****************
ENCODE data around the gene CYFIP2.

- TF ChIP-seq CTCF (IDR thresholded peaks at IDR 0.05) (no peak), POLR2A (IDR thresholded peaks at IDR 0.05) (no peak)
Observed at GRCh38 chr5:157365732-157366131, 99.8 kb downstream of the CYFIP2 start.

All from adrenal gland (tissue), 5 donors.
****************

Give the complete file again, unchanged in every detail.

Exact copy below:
ENCODE data around the gene CYFIP2.

- TF ChIP-seq CTCF (IDR thresholded peaks at IDR 0.05) (no peak), POLR2A (IDR thresholded peaks at IDR 0.05) (no peak)
Observed at GRCh38 chr5:157365732-157366131, 99.8 kb downstream of the CYFIP2 start.

All from adrenal gland (tissue), 5 donors.